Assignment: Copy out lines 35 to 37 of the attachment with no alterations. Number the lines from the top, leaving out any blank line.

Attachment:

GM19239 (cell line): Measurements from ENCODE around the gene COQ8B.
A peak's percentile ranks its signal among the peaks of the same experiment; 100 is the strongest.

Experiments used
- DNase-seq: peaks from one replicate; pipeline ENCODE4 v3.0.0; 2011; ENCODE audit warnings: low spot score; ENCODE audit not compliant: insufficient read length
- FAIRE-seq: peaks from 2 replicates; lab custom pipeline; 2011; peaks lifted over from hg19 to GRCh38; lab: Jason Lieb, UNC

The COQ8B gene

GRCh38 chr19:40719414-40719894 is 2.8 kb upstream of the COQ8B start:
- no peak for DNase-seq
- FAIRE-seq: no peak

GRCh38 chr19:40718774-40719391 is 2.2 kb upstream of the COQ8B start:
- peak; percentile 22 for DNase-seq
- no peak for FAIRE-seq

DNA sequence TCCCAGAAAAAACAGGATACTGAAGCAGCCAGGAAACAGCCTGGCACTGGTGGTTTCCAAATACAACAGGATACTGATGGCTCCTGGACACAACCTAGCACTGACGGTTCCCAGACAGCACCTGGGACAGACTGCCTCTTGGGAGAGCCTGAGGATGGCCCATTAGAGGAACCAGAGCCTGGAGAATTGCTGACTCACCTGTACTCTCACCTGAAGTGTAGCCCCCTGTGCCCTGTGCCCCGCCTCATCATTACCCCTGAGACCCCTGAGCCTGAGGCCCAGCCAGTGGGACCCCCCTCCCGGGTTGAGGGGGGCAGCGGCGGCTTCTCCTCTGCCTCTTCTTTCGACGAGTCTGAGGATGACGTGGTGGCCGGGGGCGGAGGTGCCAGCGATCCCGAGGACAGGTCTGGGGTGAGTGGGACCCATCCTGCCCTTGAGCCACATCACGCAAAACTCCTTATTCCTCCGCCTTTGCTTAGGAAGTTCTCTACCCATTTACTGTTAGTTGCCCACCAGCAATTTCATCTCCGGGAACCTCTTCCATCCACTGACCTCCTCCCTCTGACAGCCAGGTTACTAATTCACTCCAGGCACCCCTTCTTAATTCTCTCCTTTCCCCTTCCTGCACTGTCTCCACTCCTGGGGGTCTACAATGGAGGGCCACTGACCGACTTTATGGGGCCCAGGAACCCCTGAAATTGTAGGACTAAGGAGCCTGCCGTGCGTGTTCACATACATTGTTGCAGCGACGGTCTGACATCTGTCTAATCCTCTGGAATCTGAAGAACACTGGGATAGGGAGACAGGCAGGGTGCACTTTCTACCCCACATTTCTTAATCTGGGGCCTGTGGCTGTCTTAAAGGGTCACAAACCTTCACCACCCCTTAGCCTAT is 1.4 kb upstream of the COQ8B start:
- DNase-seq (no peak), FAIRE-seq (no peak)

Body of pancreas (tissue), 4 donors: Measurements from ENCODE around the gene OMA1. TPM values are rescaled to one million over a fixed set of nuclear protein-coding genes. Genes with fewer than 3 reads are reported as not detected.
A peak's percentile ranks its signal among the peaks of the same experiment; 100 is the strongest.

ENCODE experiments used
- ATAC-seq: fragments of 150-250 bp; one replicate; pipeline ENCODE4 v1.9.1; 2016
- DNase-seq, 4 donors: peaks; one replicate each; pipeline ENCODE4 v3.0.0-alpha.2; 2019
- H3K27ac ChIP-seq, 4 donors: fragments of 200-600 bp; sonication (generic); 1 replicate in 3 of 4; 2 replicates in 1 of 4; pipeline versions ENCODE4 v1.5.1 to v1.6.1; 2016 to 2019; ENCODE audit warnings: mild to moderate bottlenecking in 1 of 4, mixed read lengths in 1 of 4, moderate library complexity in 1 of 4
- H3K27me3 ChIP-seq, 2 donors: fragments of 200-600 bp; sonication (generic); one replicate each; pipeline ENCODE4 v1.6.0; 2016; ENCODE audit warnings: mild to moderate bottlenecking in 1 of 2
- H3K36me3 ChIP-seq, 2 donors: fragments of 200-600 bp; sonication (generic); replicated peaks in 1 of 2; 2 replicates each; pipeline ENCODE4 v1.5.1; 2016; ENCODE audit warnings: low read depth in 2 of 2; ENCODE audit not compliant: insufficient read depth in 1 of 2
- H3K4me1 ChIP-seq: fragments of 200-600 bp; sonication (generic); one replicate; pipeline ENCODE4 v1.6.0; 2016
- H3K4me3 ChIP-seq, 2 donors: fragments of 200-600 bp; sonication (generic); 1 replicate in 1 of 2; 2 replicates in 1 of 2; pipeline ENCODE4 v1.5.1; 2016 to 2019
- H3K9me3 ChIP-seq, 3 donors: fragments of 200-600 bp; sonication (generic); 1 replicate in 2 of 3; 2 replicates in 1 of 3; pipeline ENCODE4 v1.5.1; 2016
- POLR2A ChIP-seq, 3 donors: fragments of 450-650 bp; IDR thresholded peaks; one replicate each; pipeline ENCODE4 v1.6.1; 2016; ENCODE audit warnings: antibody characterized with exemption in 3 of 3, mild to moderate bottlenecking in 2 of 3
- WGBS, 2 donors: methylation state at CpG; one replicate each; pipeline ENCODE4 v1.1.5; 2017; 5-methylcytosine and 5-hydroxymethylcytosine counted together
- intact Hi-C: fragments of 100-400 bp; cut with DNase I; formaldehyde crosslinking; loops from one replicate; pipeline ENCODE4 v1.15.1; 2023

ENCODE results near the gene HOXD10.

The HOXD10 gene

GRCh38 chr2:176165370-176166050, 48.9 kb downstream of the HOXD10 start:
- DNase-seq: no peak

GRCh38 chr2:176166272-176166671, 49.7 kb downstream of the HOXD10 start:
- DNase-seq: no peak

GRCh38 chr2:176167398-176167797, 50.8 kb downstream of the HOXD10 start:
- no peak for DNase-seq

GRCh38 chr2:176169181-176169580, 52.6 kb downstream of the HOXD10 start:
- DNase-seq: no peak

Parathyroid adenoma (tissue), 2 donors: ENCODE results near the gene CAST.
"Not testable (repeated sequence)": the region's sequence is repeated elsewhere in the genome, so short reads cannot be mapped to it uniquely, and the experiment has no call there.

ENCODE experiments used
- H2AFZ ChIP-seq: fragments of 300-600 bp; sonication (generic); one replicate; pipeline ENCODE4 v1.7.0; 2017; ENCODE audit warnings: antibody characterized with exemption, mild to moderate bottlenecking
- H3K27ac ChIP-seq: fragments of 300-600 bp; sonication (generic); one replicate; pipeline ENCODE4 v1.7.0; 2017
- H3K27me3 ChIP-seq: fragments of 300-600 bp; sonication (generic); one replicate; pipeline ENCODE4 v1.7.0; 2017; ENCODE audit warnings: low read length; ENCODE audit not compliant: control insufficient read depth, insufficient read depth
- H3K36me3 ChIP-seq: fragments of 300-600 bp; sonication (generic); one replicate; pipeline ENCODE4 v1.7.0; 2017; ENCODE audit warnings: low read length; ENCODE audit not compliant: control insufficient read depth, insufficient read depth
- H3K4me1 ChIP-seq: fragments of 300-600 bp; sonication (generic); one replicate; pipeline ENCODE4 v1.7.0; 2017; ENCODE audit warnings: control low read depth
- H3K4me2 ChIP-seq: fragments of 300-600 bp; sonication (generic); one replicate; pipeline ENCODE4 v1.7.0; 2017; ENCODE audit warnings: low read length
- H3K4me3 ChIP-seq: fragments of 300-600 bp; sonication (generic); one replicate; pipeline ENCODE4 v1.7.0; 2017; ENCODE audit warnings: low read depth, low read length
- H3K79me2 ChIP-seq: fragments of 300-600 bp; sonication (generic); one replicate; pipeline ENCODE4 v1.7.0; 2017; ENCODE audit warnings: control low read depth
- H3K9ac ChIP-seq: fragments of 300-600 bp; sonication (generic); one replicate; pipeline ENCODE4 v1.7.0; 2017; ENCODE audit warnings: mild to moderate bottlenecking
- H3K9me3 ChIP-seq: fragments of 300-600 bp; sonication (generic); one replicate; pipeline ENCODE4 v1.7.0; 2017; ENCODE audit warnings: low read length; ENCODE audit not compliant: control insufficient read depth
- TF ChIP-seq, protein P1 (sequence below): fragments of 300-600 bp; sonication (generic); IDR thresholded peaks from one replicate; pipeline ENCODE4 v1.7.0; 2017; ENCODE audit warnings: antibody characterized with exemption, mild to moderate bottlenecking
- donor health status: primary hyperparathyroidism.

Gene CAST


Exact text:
GRCh38 chr2:176167398-176167797, 50.8 kb downstream of the HOXD10 start:
- no peak for DNase-seq

GRCh38 chr2:176169181-176169580, 52.6 kb downstream of the HOXD10 start: